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in accordance with the British Standard Specification No. 31 (revised September, 1910) for Steel Conduits for Electrical Wiring or in brass or copper conduits. All conduits must comply with the following conditions (Rule 132, § 248) :—
(«) They must be electrically and mechanically continuous throughout. Plain slip sockets do not comply with this rule, some form of screwed or grip joint being necessary, giving ample and permanent electrical conductivity and mechanical rigidity throughout. For medium pressures heavy-gauge screwed conduits must be used.
(b) At the outlets of switches, boxes, and fittings, the ends of the conduits
must either terminate in metal outlet boxes, or they must socket into blocks, preferably of incombustible material. The conductors must in all cases be mechanically protected throughout their entire length.
(c) They must have all open ends bushed to prevent abrasion.
(d) They must be earthed (Rules 34 and 35, § 269). In dry places isolated
single lengths of tubing need not be earthed if adequately enamelled, or otherwise insulated, externally.
(e) In damp places they must be watertight.
(/) They must be efficiently drained if liable to internal condensation, the conduits preferably being sloped to drainage positions.
(g) Sharp bends or elbows are prohibited except at outlets. Inspection elbows are permissible.
Systems of Installing Wiring— (continued).
Open Insulated Wiring.
253. General Description of Cleated System.—In the cleated system the lead and return wires are spaced off the walls by distance pieces, with grooves for keeping the wires apart, and a cap to hold them in position. Alternatively each conductor may be carried by a series of porcelain reels. Wooden cleats were used in early days, but they have been superseded by porcelain; these are made in various sizes according to the wire they have to carry, with either two or three grooves, and with either one or two screw holes going through both components. They are fixed to wooden plugs in the walls, and the bases should be resting on two or more raised projections, so that they are not in contact with the wall except at these feet. If a good quality of cable is used the cleated system is thoroughly reliable and very cheap; but, however neatly it is installed, it is sure to look ragged after a time. Long straight runs, fixed taut to start with, may remain so; but, whenever there is any slack, as at bends, etc., the tautness will assuredly be lost. Other disadvantages of the system are the harbouring of dust and the liability to damage when the walls are repainted. Dust is also attracted electrostatically, and deposited in a trail on the wall behind the negative wire. Cleated wires should be held apart at crossings by sheet, block, or tubular spacing pieces (cl. 50, § 254).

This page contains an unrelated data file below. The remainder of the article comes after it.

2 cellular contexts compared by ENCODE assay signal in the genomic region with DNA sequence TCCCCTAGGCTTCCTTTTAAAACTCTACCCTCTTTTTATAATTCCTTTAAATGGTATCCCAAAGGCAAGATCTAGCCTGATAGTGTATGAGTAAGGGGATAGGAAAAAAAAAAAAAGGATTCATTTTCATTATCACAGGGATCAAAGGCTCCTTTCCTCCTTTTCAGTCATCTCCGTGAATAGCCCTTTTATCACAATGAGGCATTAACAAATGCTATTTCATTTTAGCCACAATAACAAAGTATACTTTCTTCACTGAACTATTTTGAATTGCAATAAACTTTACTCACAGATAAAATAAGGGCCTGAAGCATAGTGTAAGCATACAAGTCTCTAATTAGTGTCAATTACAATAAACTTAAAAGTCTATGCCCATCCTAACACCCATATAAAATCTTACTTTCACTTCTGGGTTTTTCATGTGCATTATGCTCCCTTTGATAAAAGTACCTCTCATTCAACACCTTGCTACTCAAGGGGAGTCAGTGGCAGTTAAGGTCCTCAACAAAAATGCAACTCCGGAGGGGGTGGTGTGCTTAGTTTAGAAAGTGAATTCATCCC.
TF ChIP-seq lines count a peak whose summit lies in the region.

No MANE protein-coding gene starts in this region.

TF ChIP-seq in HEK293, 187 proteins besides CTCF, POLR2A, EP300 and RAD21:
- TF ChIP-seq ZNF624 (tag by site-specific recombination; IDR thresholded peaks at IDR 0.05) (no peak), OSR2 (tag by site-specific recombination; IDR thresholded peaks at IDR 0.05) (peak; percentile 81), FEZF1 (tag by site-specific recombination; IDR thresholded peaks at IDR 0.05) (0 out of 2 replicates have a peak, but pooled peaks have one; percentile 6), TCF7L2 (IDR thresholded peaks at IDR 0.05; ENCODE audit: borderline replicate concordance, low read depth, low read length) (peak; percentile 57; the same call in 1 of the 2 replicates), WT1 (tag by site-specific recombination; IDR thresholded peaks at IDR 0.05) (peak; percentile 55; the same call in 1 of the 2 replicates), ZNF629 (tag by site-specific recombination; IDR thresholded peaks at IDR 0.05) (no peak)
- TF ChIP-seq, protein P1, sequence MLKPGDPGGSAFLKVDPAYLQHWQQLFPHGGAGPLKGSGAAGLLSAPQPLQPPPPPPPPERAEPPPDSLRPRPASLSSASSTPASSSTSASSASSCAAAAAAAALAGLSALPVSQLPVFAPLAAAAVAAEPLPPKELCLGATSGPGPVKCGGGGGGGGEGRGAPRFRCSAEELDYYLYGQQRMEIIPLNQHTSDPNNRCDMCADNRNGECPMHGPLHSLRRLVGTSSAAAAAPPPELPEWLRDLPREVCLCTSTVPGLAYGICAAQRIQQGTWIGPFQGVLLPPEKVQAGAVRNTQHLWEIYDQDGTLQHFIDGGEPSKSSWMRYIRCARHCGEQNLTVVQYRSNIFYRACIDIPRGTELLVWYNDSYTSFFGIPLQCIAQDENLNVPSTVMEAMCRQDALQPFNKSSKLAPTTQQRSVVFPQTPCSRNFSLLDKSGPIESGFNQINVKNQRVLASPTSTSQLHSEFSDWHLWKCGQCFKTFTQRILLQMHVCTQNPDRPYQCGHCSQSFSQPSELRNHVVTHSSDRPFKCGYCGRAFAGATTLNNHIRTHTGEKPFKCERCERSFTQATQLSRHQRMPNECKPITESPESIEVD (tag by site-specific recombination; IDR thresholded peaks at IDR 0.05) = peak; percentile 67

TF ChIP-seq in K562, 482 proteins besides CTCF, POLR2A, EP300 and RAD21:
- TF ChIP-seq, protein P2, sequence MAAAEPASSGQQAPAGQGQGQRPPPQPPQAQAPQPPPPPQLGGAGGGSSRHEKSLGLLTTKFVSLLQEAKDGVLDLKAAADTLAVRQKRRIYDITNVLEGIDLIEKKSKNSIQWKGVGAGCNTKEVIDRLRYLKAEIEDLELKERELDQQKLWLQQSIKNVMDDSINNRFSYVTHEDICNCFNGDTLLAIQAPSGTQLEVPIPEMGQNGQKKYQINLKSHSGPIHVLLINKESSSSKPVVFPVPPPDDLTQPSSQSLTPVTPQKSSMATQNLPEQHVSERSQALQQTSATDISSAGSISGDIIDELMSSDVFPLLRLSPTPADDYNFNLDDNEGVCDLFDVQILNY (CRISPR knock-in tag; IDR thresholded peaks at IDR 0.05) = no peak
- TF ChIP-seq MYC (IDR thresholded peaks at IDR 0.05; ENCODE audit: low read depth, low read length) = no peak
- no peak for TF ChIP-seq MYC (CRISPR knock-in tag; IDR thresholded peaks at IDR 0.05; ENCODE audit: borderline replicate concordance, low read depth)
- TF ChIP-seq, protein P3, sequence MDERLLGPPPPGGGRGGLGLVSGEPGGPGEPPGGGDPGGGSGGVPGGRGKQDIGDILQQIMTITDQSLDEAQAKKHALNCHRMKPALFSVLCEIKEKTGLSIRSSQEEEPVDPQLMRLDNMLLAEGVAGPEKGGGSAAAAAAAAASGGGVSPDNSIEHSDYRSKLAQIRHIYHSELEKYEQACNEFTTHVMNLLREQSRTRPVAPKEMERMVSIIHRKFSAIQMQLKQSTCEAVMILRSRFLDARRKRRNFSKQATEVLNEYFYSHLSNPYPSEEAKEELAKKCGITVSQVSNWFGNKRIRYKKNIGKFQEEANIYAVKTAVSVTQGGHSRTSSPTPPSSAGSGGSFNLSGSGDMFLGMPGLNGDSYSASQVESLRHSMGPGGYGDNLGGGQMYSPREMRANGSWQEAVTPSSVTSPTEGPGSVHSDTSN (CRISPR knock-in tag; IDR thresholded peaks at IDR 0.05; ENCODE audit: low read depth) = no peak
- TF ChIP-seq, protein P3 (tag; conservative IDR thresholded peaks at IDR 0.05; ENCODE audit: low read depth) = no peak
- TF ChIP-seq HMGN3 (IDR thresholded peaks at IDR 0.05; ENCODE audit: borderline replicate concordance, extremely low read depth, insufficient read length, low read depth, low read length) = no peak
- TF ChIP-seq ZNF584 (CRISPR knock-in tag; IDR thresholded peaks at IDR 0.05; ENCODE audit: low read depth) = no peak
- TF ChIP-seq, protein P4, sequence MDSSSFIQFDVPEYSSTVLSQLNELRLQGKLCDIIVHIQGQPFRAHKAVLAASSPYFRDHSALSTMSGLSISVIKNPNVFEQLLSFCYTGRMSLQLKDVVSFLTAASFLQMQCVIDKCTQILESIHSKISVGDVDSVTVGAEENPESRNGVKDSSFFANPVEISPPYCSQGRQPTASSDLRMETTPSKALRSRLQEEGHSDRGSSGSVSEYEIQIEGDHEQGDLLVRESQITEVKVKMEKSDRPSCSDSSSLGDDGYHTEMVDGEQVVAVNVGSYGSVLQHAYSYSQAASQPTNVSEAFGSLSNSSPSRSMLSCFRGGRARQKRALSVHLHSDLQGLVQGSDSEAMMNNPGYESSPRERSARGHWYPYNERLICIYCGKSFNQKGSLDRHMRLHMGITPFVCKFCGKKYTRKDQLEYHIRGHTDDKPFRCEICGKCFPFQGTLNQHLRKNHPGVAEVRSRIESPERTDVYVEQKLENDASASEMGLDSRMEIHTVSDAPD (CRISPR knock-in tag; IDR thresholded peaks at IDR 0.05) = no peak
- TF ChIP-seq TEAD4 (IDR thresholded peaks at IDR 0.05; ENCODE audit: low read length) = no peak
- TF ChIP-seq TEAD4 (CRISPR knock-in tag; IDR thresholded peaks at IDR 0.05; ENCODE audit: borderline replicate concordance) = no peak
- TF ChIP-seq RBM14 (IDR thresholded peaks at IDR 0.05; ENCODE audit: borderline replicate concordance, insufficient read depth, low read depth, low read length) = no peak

254. Specification continued — Cleated System. — The following clauses dealing with cleated wiring are additional to the general specification given in § 240 :—
46. Wires to be risible.—All cleat wiring shall be run as far as possible on the beams, where it is visible.
47. ClcaU.—All cleats are to be of porcelain of approved design and must consist of two parts, a bottom piece and a cap. A special pattern of cleat should be used if necessary where conductors pass round corners, so that there may be no risk of the conductors touching the walls owing to sag or stretching. Cleats are to be fixed at distances not greater than 3 feet apart and at regular intervals. There mu9t be no apparent ' sag' on the conductors.
48. (1) Finny of Chats.—In ordinary cases, cleats will be attached to wall plugs arranged as provided for in clause 14 (§ 240).
(2) Where practicable, the same method will be adopted in the case of stone walls, but when, owing to irregular coursing or other reasons, it is impracticable to fix the cleats in a regular and workmanlike manner, a wood batten is to be provided and fixed with not less than one wall plug per four-foot run. The batten to be of teak or other approved hard wood f inch thick and 1 inch wider than the cleat used, to be beaded or chamfered on the edges, wrought all over and varnished or painted two coats before fixing, as may be ordered by the Engineer.
(3) Brass screws must be used to secure cleats to wall plugs or battens.
(4) Where reasons exist which prevent the use of wall plugs or battens, cleats must be attached to the wall or ceiling in a manner approved by the Engineer.
49. Distance apart of wires.—For pressures between 60V and 250V cleats are to be of such dimensions that, in the case of branch leads, conductors shall not be less than 1 inch apart centre to centre; in the case of sub-mains, not less than 1^ inches apart centre to centre; in the case of mains, not less than 2f inches apart centre to centre. For pressures exceeding 250V, wires to be not less than 1 inch from any surface, and 4 inches apart centre to centre; in all cases wires to be tightly stretched and securely held:
Provided that this clause shall not apply to twin conductors used with the approval of the Engineer.
50. Crossing of conductors.—Where cleated conductors cross each other, they may be either looped over to maintain the prescribed distance or they may be fixed to an insulating bridging piece which will rigidly maintain a separation of at least an inch between the poles. If the point of crossing be within 10 feet of the ground or floor-level, an insulating bridging piece must be used:
Provided that this clause shall not apply to twin conductors used with the approval of the Engineer.
51. Protection.—No cleat wiring is to be left unprotected within 4 feet of a floor. When brought through a floor it must be enclosed in conduit.
255. I.E.E. Rule as to Cleated Wiring.—Rule 67 of the I.E.E.